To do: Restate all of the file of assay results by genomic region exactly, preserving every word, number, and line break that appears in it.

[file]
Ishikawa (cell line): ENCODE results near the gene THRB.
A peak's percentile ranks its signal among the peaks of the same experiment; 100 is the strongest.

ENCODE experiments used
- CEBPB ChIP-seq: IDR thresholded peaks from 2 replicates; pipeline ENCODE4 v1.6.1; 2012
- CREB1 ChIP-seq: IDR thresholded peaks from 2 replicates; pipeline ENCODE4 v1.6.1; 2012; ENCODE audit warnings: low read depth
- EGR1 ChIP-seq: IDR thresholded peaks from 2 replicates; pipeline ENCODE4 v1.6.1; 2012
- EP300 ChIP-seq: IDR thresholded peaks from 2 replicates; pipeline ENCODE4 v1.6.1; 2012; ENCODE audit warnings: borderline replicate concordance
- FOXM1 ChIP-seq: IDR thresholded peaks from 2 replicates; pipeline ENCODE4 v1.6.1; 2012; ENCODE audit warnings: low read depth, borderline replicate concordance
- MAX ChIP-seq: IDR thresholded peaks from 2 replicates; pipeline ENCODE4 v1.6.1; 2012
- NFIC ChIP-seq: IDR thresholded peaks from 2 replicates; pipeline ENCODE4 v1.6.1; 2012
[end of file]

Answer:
Ishikawa (cell line): ENCODE results near the gene THRB.
A peak's percentile ranks its signal among the peaks of the same experiment; 100 is the strongest.

ENCODE experiments used
- CEBPB ChIP-seq: IDR thresholded peaks from 2 replicates; pipeline ENCODE4 v1.6.1; 2012
- CREB1 ChIP-seq: IDR thresholded peaks from 2 replicates; pipeline ENCODE4 v1.6.1; 2012; ENCODE audit warnings: low read depth
- EGR1 ChIP-seq: IDR thresholded peaks from 2 replicates; pipeline ENCODE4 v1.6.1; 2012
- EP300 ChIP-seq: IDR thresholded peaks from 2 replicates; pipeline ENCODE4 v1.6.1; 2012; ENCODE audit warnings: borderline replicate concordance
- FOXM1 ChIP-seq: IDR thresholded peaks from 2 replicates; pipeline ENCODE4 v1.6.1; 2012; ENCODE audit warnings: low read depth, borderline replicate concordance
- MAX ChIP-seq: IDR thresholded peaks from 2 replicates; pipeline ENCODE4 v1.6.1; 2012
- NFIC ChIP-seq: IDR thresholded peaks from 2 replicates; pipeline ENCODE4 v1.6.1; 2012